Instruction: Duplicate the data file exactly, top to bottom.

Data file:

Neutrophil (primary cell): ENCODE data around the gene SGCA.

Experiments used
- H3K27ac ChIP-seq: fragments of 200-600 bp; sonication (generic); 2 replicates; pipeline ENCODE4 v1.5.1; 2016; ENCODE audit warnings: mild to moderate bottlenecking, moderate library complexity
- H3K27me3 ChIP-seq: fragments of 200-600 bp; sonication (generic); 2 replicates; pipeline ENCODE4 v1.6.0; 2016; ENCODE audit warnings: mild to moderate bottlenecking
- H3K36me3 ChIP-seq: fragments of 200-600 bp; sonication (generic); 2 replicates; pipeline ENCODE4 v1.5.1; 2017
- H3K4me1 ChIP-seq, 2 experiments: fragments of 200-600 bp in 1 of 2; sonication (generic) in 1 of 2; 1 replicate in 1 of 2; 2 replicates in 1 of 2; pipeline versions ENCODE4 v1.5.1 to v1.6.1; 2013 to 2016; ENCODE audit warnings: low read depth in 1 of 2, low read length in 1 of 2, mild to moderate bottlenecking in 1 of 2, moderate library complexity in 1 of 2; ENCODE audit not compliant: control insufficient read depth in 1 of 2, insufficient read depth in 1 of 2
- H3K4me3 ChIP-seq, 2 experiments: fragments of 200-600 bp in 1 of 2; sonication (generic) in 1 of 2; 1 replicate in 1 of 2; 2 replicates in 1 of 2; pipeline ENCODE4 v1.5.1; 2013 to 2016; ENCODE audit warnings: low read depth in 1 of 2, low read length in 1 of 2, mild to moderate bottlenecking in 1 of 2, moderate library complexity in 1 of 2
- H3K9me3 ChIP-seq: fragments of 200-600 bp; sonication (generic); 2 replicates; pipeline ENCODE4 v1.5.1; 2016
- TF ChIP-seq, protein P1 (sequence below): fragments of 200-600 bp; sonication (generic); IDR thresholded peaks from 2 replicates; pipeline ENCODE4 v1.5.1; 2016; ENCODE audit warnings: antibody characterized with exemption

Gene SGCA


Neutrophil (primary cell): ENCODE data around the gene SGCA.

Experiments used
- H3K27ac ChIP-seq: fragments of 200-600 bp; sonication (generic); 2 replicates; pipeline ENCODE4 v1.5.1; 2016; ENCODE audit warnings: mild to moderate bottlenecking, moderate library complexity
- H3K27me3 ChIP-seq: fragments of 200-600 bp; sonication (generic); 2 replicates; pipeline ENCODE4 v1.6.0; 2016; ENCODE audit warnings: mild to moderate bottlenecking
- H3K36me3 ChIP-seq: fragments of 200-600 bp; sonication (generic); 2 replicates; pipeline ENCODE4 v1.5.1; 2017
- H3K4me1 ChIP-seq, 2 experiments: fragments of 200-600 bp in 1 of 2; sonication (generic) in 1 of 2; 1 replicate in 1 of 2; 2 replicates in 1 of 2; pipeline versions ENCODE4 v1.5.1 to v1.6.1; 2013 to 2016; ENCODE audit warnings: low read depth in 1 of 2, low read length in 1 of 2, mild to moderate bottlenecking in 1 of 2, moderate library complexity in 1 of 2; ENCODE audit not compliant: control insufficient read depth in 1 of 2, insufficient read depth in 1 of 2
- H3K4me3 ChIP-seq, 2 experiments: fragments of 200-600 bp in 1 of 2; sonication (generic) in 1 of 2; 1 replicate in 1 of 2; 2 replicates in 1 of 2; pipeline ENCODE4 v1.5.1; 2013 to 2016; ENCODE audit warnings: low read depth in 1 of 2, low read length in 1 of 2, mild to moderate bottlenecking in 1 of 2, moderate library complexity in 1 of 2
- H3K9me3 ChIP-seq: fragments of 200-600 bp; sonication (generic); 2 replicates; pipeline ENCODE4 v1.5.1; 2016
- TF ChIP-seq, protein P1 (sequence below): fragments of 200-600 bp; sonication (generic); IDR thresholded peaks from 2 replicates; pipeline ENCODE4 v1.5.1; 2016; ENCODE audit warnings: antibody characterized with exemption

Gene SGCA